TaiGer - Relational schemas of state-citizen interactions: Contrasting evidence from citizen collaboration in Taiwan and Germany
Citizens increasingly find themselves in the role of co-initiators, co-producers, and co-evaluators of public goods and services. Citizen collaboration (i.e., the organized, active involvement of citizens in the design, implementation, or evaluation of public goods and services) reflects a broader trend toward a ‘New Public Governance.’ Some previous research has examined individual attitudes and motivations that citizens bring into the collaboration with governmental organizations. However, this scholarship is widely scattered, often disconnected, and lacks conceptual integration. We address this gap and develop a socio-cognitive approach to citizen collaboration. The notion of relational schema is at the core of this novel framework. Relational schemas of state-citizen interactions are mental maps that guide citizens and public servants through their collaboration. Such schemas include tacit assumptions about and expectations toward typical and ideal traits of public servants and citizens as well as interactional scripts of their exchange. In an embedded two-case design (i.e., Taiwan and Germany), we address the following research questions:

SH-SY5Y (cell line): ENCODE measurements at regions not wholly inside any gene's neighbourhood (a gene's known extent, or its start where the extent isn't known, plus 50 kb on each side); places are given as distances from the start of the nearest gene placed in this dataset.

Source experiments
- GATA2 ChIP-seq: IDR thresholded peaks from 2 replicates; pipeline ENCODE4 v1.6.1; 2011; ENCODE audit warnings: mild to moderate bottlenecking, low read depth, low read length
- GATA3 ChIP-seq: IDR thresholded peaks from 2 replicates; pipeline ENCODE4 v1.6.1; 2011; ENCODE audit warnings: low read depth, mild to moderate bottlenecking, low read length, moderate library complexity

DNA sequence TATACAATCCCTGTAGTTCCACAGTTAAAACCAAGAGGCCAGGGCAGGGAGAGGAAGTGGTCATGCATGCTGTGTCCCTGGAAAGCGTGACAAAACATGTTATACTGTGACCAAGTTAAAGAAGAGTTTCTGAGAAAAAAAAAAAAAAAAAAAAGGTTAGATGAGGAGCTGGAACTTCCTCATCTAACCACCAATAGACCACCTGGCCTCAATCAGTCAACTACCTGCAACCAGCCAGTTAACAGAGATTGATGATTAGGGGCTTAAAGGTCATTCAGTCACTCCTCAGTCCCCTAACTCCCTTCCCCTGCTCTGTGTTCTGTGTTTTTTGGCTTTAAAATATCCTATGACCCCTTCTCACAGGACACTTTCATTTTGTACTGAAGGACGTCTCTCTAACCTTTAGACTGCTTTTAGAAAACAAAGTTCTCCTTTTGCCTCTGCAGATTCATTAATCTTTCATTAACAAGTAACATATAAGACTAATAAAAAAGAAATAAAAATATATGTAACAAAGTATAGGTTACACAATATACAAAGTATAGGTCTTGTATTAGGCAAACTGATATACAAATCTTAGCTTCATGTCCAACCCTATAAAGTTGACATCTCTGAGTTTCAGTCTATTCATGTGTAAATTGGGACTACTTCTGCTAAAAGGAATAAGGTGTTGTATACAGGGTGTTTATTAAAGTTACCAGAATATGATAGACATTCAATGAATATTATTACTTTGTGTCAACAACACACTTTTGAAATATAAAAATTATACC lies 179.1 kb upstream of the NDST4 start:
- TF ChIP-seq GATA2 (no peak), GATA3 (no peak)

- Which relational schemas of state-citizen-interactions do public servants and citizens hold, and how do such schemas differ between the two countries?
- What are the antecedents of relational schemas, how do relational schemas matter for the outcomes of citizen collaboration, and how do these antecedents and consequences differ between the two countries?
- How does interpersonal congruence of public servants’ and citizens’ relational schemas affect outcomes of citizen collaboration, and does the congruence effect differ between the two countries?
The research will be carried out in several consecutive steps: First, we will build the theoretical and practical foundations of the project. Second, data will be collected in Germany. For this purpose, we will implement a survey experiment combining the categorization task with public goods games in two management and policy fields (i.e., energy transition and artificial intelligence). Third, the experimental procedure will be replicated in Taiwan. Fourth, data will be pooled and analyzed using multivariate methods.